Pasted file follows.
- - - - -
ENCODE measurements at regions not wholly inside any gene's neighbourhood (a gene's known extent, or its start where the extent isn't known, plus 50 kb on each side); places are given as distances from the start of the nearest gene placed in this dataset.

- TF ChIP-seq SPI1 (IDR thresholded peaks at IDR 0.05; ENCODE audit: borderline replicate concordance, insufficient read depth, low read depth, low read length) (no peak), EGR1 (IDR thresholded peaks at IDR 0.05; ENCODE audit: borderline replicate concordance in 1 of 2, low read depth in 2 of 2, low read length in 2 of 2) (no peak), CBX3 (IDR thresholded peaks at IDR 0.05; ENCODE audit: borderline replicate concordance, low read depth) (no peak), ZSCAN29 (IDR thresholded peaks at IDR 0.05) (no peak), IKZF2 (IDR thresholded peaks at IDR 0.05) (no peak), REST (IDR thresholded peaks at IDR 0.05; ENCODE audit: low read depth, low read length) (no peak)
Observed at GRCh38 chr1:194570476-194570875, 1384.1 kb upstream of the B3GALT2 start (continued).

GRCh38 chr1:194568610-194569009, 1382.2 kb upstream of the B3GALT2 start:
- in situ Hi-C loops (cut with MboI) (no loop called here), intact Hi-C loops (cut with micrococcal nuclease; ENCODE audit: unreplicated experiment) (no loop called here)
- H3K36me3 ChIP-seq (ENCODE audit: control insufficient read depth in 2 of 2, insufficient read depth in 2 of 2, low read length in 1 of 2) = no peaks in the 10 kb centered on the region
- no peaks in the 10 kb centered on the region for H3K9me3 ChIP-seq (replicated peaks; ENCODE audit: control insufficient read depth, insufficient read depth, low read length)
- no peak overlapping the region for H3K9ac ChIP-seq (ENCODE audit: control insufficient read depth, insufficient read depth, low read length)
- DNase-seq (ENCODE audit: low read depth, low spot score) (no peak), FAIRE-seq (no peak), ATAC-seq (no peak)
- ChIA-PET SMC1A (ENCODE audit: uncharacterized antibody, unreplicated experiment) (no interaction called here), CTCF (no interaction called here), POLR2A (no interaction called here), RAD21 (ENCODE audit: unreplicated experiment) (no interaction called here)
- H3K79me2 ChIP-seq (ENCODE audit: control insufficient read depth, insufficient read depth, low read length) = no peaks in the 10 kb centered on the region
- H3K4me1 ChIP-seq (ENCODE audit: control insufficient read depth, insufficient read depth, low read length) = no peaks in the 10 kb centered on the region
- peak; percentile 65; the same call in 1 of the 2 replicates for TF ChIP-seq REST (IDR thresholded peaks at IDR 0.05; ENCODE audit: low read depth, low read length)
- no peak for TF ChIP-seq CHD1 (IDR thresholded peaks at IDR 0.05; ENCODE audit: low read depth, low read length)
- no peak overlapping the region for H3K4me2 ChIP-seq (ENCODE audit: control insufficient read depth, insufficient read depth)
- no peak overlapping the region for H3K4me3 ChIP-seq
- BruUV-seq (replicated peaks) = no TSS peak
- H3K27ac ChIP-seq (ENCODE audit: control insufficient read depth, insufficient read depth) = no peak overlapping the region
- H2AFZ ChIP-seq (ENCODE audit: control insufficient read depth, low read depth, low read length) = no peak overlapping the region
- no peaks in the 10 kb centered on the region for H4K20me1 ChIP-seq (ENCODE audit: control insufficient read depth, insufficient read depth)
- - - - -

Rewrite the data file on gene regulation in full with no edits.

ENCODE measurements at regions not wholly inside any gene's neighbourhood (a gene's known extent, or its start where the extent isn't known, plus 50 kb on each side); places are given as distances from the start of the nearest gene placed in this dataset.

- TF ChIP-seq SPI1 (IDR thresholded peaks at IDR 0.05; ENCODE audit: borderline replicate concordance, insufficient read depth, low read depth, low read length) (no peak), EGR1 (IDR thresholded peaks at IDR 0.05; ENCODE audit: borderline replicate concordance in 1 of 2, low read depth in 2 of 2, low read length in 2 of 2) (no peak), CBX3 (IDR thresholded peaks at IDR 0.05; ENCODE audit: borderline replicate concordance, low read depth) (no peak), ZSCAN29 (IDR thresholded peaks at IDR 0.05) (no peak), IKZF2 (IDR thresholded peaks at IDR 0.05) (no peak), REST (IDR thresholded peaks at IDR 0.05; ENCODE audit: low read depth, low read length) (no peak)
Observed at GRCh38 chr1:194570476-194570875, 1384.1 kb upstream of the B3GALT2 start (continued).

GRCh38 chr1:194568610-194569009, 1382.2 kb upstream of the B3GALT2 start:
- in situ Hi-C loops (cut with MboI) (no loop called here), intact Hi-C loops (cut with micrococcal nuclease; ENCODE audit: unreplicated experiment) (no loop called here)
- H3K36me3 ChIP-seq (ENCODE audit: control insufficient read depth in 2 of 2, insufficient read depth in 2 of 2, low read length in 1 of 2) = no peaks in the 10 kb centered on the region
- no peaks in the 10 kb centered on the region for H3K9me3 ChIP-seq (replicated peaks; ENCODE audit: control insufficient read depth, insufficient read depth, low read length)
- no peak overlapping the region for H3K9ac ChIP-seq (ENCODE audit: control insufficient read depth, insufficient read depth, low read length)
- DNase-seq (ENCODE audit: low read depth, low spot score) (no peak), FAIRE-seq (no peak), ATAC-seq (no peak)
- ChIA-PET SMC1A (ENCODE audit: uncharacterized antibody, unreplicated experiment) (no interaction called here), CTCF (no interaction called here), POLR2A (no interaction called here), RAD21 (ENCODE audit: unreplicated experiment) (no interaction called here)
- H3K79me2 ChIP-seq (ENCODE audit: control insufficient read depth, insufficient read depth, low read length) = no peaks in the 10 kb centered on the region
- H3K4me1 ChIP-seq (ENCODE audit: control insufficient read depth, insufficient read depth, low read length) = no peaks in the 10 kb centered on the region
- peak; percentile 65; the same call in 1 of the 2 replicates for TF ChIP-seq REST (IDR thresholded peaks at IDR 0.05; ENCODE audit: low read depth, low read length)
- no peak for TF ChIP-seq CHD1 (IDR thresholded peaks at IDR 0.05; ENCODE audit: low read depth, low read length)
- no peak overlapping the region for H3K4me2 ChIP-seq (ENCODE audit: control insufficient read depth, insufficient read depth)
- no peak overlapping the region for H3K4me3 ChIP-seq
- BruUV-seq (replicated peaks) = no TSS peak
- H3K27ac ChIP-seq (ENCODE audit: control insufficient read depth, insufficient read depth) = no peak overlapping the region
- H2AFZ ChIP-seq (ENCODE audit: control insufficient read depth, low read depth, low read length) = no peak overlapping the region
- no peaks in the 10 kb centered on the region for H4K20me1 ChIP-seq (ENCODE audit: control insufficient read depth, insufficient read depth)